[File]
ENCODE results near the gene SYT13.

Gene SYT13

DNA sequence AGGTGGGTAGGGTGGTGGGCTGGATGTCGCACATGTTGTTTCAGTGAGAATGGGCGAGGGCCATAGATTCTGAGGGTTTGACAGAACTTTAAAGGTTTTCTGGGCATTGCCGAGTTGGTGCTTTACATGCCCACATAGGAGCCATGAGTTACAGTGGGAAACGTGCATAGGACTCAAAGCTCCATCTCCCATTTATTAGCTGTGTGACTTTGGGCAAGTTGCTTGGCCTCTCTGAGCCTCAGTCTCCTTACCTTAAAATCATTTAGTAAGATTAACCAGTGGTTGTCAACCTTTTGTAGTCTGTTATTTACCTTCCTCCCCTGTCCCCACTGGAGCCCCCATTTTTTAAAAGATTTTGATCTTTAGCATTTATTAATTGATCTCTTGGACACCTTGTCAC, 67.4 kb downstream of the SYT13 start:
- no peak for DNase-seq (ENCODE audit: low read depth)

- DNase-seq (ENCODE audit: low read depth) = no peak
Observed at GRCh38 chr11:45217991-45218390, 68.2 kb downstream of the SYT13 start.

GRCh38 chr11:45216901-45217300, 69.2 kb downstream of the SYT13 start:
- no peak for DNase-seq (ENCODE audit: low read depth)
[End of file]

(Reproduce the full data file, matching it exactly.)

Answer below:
ENCODE results near the gene SYT13.

Gene SYT13

DNA sequence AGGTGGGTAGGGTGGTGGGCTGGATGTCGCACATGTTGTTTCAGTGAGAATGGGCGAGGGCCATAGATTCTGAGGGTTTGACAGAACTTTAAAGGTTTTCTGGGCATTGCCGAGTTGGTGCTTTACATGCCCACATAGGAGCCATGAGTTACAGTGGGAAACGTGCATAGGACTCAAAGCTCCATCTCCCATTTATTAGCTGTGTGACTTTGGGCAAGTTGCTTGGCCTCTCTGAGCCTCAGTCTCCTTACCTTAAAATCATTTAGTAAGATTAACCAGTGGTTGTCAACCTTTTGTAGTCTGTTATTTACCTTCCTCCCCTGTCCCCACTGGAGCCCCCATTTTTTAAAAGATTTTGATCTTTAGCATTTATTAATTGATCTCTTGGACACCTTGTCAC, 67.4 kb downstream of the SYT13 start:
- no peak for DNase-seq (ENCODE audit: low read depth)

- DNase-seq (ENCODE audit: low read depth) = no peak
Observed at GRCh38 chr11:45217991-45218390, 68.2 kb downstream of the SYT13 start.

GRCh38 chr11:45216901-45217300, 69.2 kb downstream of the SYT13 start:
- no peak for DNase-seq (ENCODE audit: low read depth)